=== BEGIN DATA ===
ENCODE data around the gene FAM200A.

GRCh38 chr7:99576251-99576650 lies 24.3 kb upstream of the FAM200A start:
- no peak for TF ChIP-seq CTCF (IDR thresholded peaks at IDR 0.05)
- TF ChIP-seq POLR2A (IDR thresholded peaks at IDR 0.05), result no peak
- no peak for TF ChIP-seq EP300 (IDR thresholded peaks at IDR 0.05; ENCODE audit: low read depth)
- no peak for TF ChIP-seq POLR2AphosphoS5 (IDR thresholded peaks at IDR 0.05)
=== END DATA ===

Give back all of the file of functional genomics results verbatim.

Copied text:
ENCODE data around the gene FAM200A.

GRCh38 chr7:99576251-99576650 lies 24.3 kb upstream of the FAM200A start:
- no peak for TF ChIP-seq CTCF (IDR thresholded peaks at IDR 0.05)
- TF ChIP-seq POLR2A (IDR thresholded peaks at IDR 0.05), result no peak
- no peak for TF ChIP-seq EP300 (IDR thresholded peaks at IDR 0.05; ENCODE audit: low read depth)
- no peak for TF ChIP-seq POLR2AphosphoS5 (IDR thresholded peaks at IDR 0.05)